Learning About Type 1 Diabetes

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What is type 1 diabetes?

Insulin pen

Type 1 diabetes is a disease that starts when your body stops making a hormone called insulin. Insulin helps your body use sugar from your food as energy or store it for later use. If you don't have insulin, too much sugar stays in your blood.

Type 1 diabetes can occur at any age, but it usually starts in children or young adults. It is a lifelong disease, but with treatment and a healthy lifestyle you can live a long and healthy life.

What can you expect with type 1 diabetes?

You'll keep hearing about how important it is to keep your blood sugar within a target range. That's because over time, high blood sugar can lead to serious problems. It can:

  • Harm your eyes, nerves, and kidneys.
  • Damage your blood vessels, leading to heart disease and stroke.
  • Reduce blood flow and cause nerve damage to parts of your body, especially your feet. This can cause slow healing and pain when you walk.

A more sudden problem can happen when the blood sugar level gets so high that a serious chemical imbalance develops in the blood. This condition can be life-threatening and needs quick treatment.

When people hear the word "diabetes," they often think of problems like these. But daily care and treatment can help prevent or delay these problems. The goal is to keep your blood sugar in a target range. It is the best way to reduce your chance of having more problems from diabetes.

What are the symptoms?

You experience most symptoms of type 1 diabetes when your blood sugar is either too high or too low.

Common symptoms of high blood sugar include:

  • Thirst.
  • Frequent urination.
  • Weight loss.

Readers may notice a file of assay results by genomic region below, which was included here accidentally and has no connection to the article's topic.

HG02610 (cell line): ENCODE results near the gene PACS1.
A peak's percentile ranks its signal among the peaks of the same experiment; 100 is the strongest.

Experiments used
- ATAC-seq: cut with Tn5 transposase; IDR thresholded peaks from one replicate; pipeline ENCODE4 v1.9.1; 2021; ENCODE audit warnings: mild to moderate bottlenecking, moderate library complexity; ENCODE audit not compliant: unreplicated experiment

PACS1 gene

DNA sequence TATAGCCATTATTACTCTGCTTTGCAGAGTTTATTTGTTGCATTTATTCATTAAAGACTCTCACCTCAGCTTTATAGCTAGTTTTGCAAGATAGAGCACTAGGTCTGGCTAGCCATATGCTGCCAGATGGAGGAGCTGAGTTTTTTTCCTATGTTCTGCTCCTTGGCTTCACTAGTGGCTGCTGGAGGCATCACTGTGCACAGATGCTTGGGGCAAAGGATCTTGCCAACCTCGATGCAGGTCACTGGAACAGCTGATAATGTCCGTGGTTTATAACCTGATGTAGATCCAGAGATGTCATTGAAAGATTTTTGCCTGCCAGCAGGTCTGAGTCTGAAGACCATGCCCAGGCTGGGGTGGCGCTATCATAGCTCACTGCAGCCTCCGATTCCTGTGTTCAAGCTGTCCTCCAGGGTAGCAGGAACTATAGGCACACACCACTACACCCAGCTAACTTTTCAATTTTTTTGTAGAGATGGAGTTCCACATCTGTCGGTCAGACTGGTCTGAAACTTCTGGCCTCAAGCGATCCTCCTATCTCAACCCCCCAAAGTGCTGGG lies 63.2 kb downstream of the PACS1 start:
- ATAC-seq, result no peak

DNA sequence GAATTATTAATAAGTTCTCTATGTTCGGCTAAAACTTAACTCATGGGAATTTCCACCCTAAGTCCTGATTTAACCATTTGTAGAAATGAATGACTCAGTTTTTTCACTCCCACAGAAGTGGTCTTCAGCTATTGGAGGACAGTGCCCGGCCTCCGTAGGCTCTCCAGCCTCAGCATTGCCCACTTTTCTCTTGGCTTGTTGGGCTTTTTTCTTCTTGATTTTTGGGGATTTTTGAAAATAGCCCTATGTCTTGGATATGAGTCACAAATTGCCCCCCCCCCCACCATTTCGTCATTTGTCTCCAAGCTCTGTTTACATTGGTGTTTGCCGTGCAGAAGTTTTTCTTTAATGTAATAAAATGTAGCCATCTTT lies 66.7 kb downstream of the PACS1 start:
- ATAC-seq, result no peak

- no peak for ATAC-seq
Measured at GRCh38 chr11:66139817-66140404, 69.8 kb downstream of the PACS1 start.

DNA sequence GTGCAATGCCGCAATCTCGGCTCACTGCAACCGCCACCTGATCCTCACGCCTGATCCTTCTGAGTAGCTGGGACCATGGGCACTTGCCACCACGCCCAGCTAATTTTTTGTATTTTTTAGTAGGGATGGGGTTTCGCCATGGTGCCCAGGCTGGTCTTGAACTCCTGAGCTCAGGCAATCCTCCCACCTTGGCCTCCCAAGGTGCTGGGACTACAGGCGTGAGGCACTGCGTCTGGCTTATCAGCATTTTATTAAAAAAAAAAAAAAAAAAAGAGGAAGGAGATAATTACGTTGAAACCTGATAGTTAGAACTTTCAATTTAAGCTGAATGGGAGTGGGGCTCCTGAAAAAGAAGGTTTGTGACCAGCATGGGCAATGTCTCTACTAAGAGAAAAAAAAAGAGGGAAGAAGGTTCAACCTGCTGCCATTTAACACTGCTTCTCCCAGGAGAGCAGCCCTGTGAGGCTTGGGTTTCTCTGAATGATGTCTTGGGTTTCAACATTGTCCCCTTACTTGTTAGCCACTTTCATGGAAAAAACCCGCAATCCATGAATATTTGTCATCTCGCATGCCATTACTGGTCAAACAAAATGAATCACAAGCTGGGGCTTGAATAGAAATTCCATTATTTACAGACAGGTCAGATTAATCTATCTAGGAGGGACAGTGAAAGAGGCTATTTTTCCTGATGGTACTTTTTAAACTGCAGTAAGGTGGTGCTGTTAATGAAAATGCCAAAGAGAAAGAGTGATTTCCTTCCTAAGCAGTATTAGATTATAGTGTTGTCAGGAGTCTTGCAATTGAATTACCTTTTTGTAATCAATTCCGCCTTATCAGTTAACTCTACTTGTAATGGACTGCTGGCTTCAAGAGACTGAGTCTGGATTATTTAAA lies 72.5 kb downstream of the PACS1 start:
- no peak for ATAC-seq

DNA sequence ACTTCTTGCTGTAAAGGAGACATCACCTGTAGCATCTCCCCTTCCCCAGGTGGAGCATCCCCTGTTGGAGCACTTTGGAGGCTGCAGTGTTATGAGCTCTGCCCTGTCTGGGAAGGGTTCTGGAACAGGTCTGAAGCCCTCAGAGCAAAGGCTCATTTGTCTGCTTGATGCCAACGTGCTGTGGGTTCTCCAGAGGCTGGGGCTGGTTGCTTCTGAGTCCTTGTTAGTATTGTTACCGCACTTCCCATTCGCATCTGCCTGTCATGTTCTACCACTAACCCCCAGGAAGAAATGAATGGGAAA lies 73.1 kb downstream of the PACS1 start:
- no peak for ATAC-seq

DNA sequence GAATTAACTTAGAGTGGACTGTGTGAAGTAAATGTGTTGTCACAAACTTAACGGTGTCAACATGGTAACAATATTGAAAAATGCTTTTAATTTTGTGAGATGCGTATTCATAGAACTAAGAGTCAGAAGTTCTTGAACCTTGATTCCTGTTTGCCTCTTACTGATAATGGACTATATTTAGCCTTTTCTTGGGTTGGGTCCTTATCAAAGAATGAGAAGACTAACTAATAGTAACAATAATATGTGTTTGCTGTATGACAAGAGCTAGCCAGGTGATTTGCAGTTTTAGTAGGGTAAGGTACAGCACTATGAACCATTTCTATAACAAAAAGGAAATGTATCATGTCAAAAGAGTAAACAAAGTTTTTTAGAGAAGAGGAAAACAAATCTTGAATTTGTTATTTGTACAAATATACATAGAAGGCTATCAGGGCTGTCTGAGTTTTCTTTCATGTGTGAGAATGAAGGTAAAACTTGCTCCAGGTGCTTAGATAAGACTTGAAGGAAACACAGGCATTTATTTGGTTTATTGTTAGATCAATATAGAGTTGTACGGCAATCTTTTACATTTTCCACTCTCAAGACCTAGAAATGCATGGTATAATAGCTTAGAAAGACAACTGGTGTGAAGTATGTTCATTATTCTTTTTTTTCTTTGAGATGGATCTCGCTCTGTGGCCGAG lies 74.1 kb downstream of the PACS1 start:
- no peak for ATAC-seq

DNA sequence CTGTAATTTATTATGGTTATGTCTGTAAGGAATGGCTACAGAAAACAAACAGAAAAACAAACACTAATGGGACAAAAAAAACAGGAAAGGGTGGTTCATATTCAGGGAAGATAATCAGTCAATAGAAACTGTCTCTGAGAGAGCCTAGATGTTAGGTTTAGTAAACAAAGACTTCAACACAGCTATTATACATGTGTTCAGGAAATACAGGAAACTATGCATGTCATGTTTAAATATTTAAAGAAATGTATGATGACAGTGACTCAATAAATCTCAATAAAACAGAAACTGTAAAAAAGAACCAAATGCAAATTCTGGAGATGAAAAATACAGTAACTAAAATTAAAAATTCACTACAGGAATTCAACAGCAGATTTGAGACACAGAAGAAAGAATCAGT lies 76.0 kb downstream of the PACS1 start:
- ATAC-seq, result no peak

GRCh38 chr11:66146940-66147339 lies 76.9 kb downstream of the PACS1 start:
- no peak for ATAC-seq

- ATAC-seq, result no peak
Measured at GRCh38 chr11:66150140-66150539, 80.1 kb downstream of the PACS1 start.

• Blurry vision.

Common symptoms of low blood sugar include:

  • Sweating.
  • Shakiness.
  • Weakness.
  • Hunger.
  • Confusion.

If you wait too long to get medical care when your blood sugar goes too high, you may develop diabetic ketoacidosis. Symptoms include:

  • Flushed, hot, dry skin.
  • A strong, fruity breath odour.
  • Restlessness, drowsiness, or trouble waking up.
  • Lack of interest in normal activities.
  • Rapid, deep breathing.
  • Loss of appetite, abdominal pain, and vomiting.
  • Confusion.

How is type 1 diabetes treated?

To treat type 1 diabetes, you need insulin. You can give yourself insulin through an insulin pump, an insulin pen, or a syringe (needle).

When you have type 1 diabetes, it's more important than ever to have a healthy lifestyle. Here are other things you can do to stay healthy:

  • Check your blood sugar level often, as advised by your doctor.
  • Eat a balanced diet that spreads carbohydrate evenly throughout the day.
  • Control your blood pressure and cholesterol.
  • Do not smoke. Smoking can make health problems worse. This includes problems you might have with type 1 diabetes. If you need help quitting, talk to your doctor about stop-smoking programs and medicines. These can increase your chances of quitting for good.
  • Limit alcohol to 3 drinks a day for men and 2 drinks a day for women. Too much alcohol can cause health problems.
  • Get at least 2½ hours of exercise a week. Walking is a good choice. You also may want to do other activities, such as running, swimming, cycling, or playing tennis or team sports.

Follow-up care is a key part of your treatment and safety. Be sure to make and go to all appointments, and call your doctor or nurse call line if you are having problems. It's also a good idea to know your test results and keep a list of the medicines you take.

Where can you learn more?

Go to http://www.healthwise.net/ed

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